Scientists have known for decades that one of the best ways to measure the characteristics of a plasma, such as its temperature and density, is with a diagnostic technique called optical Thomson scattering (OTS). Shining a strong laser beam called a “probe” into a plasma stimulates the electrons to oscillate and produce radiation in the form of visible or ultraviolet light that can be measured by the OTS diagnostic.

Technician Prepares OTS Diagnostic for an ExperimentStreak camera expert Gene Vergel de Dios prepares the optical Thomson scattering detector for its use in a January NIF experiment to measure hohlraum background radiation.

The resulting data will be critical to understanding many aspects of hohlraum dynamics, including the transfer of energy when laser beams cross, the motion of the hohlraum walls, and the mixing of the hohlraum wall material and fill gas—all of which can significantly affect symmetry control and implosion performance. The diagnostic will also be used for direct-drive experiments, where Thomson scattering can probe the plasma conditions in the corona to validate laser coupling and thermal transport modeling.

“Thomson scattering is one of the very few diagnostics that gives us a very detailed, localized measurement,” said physicist Steve Ross. “We have a lot of other diagnostics that can look at very integrated parameters, but Thomson scattering is really a measurement at one place. That’s great for comparing experimental results to the models, because it’s very easy to tell how well they’re doing at modeling the target—or how not well they’re doing.”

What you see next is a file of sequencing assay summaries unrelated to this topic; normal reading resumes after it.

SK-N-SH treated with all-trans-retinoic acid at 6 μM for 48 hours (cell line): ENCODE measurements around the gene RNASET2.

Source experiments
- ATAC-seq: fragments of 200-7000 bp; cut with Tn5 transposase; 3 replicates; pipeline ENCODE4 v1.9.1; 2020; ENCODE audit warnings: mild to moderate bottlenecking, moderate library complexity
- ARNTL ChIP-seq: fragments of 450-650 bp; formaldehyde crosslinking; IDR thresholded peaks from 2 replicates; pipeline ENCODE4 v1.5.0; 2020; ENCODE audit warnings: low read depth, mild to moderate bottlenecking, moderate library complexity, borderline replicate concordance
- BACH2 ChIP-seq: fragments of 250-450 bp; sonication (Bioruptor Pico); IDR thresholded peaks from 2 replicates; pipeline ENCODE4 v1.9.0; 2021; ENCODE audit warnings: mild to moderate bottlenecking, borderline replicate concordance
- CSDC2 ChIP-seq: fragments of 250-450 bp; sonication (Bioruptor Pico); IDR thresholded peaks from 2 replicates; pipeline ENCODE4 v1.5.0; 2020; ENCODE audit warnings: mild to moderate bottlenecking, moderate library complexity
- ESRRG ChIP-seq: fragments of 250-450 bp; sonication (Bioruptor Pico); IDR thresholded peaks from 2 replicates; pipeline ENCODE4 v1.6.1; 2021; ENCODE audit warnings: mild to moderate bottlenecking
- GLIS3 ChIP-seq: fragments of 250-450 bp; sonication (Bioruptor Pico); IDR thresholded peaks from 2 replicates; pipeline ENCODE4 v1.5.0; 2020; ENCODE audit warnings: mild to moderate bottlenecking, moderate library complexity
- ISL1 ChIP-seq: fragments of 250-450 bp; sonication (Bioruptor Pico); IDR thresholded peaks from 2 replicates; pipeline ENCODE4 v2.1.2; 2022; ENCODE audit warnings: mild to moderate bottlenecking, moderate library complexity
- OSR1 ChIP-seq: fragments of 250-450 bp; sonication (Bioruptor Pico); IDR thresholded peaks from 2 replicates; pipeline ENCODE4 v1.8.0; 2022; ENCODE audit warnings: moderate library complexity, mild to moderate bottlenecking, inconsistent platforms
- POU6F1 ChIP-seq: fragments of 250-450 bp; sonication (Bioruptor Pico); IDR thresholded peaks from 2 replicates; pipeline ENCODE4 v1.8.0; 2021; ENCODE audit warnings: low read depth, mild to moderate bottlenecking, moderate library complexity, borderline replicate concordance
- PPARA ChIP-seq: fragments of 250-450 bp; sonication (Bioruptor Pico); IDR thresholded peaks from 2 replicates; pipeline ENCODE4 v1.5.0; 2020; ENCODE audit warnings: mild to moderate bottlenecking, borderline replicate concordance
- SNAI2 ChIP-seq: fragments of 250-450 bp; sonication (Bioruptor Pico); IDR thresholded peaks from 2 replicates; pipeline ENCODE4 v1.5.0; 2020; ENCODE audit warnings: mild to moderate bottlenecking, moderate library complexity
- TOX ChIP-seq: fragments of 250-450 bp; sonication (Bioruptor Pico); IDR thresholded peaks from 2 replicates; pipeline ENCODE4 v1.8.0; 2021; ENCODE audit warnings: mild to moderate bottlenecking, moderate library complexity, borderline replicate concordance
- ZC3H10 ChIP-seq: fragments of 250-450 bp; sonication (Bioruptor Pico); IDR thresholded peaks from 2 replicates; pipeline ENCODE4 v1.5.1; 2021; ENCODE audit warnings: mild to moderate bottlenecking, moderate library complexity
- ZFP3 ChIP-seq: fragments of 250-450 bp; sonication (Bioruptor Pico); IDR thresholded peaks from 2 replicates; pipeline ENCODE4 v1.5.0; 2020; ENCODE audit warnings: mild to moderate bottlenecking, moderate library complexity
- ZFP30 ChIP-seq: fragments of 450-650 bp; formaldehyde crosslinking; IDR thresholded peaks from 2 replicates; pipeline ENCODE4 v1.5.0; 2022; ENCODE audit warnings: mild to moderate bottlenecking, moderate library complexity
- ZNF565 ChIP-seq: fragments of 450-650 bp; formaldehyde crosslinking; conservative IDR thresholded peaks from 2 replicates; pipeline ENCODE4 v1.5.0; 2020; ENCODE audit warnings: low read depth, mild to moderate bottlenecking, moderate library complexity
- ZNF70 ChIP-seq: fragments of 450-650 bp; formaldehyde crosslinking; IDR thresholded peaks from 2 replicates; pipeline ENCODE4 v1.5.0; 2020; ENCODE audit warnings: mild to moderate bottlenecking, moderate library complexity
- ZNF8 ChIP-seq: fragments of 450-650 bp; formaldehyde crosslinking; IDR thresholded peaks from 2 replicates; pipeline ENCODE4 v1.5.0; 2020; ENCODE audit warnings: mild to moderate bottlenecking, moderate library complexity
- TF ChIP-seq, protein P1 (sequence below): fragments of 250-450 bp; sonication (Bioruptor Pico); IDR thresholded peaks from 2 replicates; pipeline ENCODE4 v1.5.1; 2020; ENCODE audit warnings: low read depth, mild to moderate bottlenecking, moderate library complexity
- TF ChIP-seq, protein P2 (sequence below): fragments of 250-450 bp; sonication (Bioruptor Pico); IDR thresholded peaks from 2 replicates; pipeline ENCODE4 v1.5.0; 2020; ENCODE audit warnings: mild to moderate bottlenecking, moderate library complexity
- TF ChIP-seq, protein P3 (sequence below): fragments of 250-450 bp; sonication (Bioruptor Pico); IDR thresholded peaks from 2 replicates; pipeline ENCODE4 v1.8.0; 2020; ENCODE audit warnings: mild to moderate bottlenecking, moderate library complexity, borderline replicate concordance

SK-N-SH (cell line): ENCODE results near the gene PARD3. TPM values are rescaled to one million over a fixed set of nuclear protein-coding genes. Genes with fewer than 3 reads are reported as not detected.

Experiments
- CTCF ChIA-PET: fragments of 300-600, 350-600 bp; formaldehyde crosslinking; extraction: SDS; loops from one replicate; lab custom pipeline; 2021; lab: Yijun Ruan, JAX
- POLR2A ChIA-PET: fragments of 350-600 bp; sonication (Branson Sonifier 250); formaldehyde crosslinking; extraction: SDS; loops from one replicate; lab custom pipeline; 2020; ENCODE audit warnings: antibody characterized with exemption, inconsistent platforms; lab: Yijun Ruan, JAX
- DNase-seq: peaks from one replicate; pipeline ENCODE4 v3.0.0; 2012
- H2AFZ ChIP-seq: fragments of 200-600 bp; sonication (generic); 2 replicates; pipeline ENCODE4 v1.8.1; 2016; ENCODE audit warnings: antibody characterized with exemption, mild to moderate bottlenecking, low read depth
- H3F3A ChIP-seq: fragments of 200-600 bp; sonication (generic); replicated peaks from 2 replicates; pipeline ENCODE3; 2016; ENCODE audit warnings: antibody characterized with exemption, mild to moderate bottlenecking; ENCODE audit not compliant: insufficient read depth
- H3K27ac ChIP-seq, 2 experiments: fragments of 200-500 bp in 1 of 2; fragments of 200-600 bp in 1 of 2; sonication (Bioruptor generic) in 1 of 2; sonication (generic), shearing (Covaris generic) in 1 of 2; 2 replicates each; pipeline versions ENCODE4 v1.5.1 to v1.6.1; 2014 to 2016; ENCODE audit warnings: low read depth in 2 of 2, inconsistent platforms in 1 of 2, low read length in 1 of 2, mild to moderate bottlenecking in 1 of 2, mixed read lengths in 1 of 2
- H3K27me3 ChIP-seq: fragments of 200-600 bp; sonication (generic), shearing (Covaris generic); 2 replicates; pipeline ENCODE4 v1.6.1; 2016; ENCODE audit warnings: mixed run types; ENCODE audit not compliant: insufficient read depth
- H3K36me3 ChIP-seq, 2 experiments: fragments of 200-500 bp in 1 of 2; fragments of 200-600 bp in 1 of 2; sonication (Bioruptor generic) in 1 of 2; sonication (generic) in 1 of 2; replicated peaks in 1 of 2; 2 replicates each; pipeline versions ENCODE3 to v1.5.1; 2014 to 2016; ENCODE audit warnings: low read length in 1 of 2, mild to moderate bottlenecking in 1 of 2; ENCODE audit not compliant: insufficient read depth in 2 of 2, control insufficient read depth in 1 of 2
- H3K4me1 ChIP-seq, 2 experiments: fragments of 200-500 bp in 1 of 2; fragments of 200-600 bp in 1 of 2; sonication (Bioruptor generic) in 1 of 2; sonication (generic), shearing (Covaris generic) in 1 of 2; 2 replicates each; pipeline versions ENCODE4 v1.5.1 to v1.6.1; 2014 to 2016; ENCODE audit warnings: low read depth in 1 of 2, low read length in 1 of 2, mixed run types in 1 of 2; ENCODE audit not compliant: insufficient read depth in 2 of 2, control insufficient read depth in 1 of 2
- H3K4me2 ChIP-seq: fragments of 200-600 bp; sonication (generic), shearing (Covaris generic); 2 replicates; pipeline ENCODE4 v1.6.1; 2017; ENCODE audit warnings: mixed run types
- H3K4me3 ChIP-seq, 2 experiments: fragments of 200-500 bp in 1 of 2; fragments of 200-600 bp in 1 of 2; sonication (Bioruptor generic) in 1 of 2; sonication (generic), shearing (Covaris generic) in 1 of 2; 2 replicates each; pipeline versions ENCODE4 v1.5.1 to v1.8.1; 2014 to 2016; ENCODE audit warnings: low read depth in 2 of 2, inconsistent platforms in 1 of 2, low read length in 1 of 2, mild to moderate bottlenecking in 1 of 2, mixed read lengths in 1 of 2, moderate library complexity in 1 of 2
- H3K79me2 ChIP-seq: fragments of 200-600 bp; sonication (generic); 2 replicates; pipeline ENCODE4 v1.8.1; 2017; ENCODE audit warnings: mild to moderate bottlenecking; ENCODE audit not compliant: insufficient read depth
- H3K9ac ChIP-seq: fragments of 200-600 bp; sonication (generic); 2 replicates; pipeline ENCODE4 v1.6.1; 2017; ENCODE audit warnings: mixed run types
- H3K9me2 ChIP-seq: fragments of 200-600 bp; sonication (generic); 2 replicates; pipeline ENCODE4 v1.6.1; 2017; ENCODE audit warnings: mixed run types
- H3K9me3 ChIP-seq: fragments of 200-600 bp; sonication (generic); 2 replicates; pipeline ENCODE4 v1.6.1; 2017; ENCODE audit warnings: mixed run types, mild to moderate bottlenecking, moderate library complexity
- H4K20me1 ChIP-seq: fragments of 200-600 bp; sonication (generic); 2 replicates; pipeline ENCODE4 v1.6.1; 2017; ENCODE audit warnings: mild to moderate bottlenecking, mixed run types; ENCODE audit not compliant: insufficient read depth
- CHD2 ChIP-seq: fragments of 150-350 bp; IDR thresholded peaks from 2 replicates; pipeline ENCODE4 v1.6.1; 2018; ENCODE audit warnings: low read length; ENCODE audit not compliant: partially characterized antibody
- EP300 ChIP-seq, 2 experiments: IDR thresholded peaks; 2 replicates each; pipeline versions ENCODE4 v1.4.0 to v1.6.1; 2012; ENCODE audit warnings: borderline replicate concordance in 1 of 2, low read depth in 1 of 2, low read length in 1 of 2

Ross said the biggest uncertainties in modeling hohlraum dynamics center on hydrodynamic instabilities and plasma conditions. “We think we have a reasonably good understanding of the laser-plasma interaction processes, but modeling the exact plasma temperature and density tends to be what the codes have the most trouble with.”

Image Captured by the OTS DetectorThe OTS detector measured the ultraviolet background in a high-density carbon hohlraum.

The OTS diagnostic can peer into the laser entrance hole regions, where the lasers enter the target, and “tell us if we’re getting the temperature right, if we’re getting the plasma flow velocity right, if we’re getting the density right,” Ross said. “We have very detailed models on cross-beam energy transfer, but those are all predicated on understanding the plasma conditions. Verifying that we know the plasma conditions will help us better plan experiments going forward.”

And if improved understanding of hohlraum characteristics leads to improved models, “that will in turn allow us to improve the targets,” Ross said. “It’s this kind of continuous loop of modeling and experiment, to understand what’s going on and how can we make it better, that we need to carry out with our experiments and our targets.”